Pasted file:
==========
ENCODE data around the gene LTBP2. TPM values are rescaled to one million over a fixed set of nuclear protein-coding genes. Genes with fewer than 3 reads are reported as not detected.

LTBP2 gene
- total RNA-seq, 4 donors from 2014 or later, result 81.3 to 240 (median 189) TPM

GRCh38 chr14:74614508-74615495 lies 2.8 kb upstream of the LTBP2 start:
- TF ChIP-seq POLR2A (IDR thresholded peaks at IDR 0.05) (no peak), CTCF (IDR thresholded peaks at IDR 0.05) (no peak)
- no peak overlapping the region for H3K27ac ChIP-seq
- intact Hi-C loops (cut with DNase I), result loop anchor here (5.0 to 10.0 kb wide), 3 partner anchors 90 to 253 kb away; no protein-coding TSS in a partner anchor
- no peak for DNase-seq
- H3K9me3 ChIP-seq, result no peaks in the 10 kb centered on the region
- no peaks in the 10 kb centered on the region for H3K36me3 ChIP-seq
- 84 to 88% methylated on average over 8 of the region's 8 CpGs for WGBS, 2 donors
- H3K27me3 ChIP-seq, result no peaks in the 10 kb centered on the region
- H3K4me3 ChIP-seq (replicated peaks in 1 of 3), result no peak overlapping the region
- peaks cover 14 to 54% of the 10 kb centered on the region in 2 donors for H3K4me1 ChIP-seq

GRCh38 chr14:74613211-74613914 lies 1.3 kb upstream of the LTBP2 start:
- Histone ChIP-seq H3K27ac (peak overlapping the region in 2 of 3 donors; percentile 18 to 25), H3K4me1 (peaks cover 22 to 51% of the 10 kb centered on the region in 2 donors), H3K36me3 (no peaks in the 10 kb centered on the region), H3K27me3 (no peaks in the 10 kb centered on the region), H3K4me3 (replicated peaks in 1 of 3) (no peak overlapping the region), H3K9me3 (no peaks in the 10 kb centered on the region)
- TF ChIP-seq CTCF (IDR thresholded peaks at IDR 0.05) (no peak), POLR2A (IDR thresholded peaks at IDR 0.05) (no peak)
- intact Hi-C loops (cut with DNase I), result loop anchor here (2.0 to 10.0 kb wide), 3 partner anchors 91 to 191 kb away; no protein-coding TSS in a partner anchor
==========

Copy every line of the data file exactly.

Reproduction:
ENCODE data around the gene LTBP2. TPM values are rescaled to one million over a fixed set of nuclear protein-coding genes. Genes with fewer than 3 reads are reported as not detected.

LTBP2 gene
- total RNA-seq, 4 donors from 2014 or later, result 81.3 to 240 (median 189) TPM

GRCh38 chr14:74614508-74615495 lies 2.8 kb upstream of the LTBP2 start:
- TF ChIP-seq POLR2A (IDR thresholded peaks at IDR 0.05) (no peak), CTCF (IDR thresholded peaks at IDR 0.05) (no peak)
- no peak overlapping the region for H3K27ac ChIP-seq
- intact Hi-C loops (cut with DNase I), result loop anchor here (5.0 to 10.0 kb wide), 3 partner anchors 90 to 253 kb away; no protein-coding TSS in a partner anchor
- no peak for DNase-seq
- H3K9me3 ChIP-seq, result no peaks in the 10 kb centered on the region
- no peaks in the 10 kb centered on the region for H3K36me3 ChIP-seq
- 84 to 88% methylated on average over 8 of the region's 8 CpGs for WGBS, 2 donors
- H3K27me3 ChIP-seq, result no peaks in the 10 kb centered on the region
- H3K4me3 ChIP-seq (replicated peaks in 1 of 3), result no peak overlapping the region
- peaks cover 14 to 54% of the 10 kb centered on the region in 2 donors for H3K4me1 ChIP-seq

GRCh38 chr14:74613211-74613914 lies 1.3 kb upstream of the LTBP2 start:
- Histone ChIP-seq H3K27ac (peak overlapping the region in 2 of 3 donors; percentile 18 to 25), H3K4me1 (peaks cover 22 to 51% of the 10 kb centered on the region in 2 donors), H3K36me3 (no peaks in the 10 kb centered on the region), H3K27me3 (no peaks in the 10 kb centered on the region), H3K4me3 (replicated peaks in 1 of 3) (no peak overlapping the region), H3K9me3 (no peaks in the 10 kb centered on the region)
- TF ChIP-seq CTCF (IDR thresholded peaks at IDR 0.05) (no peak), POLR2A (IDR thresholded peaks at IDR 0.05) (no peak)
- intact Hi-C loops (cut with DNase I), result loop anchor here (2.0 to 10.0 kb wide), 3 partner anchors 91 to 191 kb away; no protein-coding TSS in a partner anchor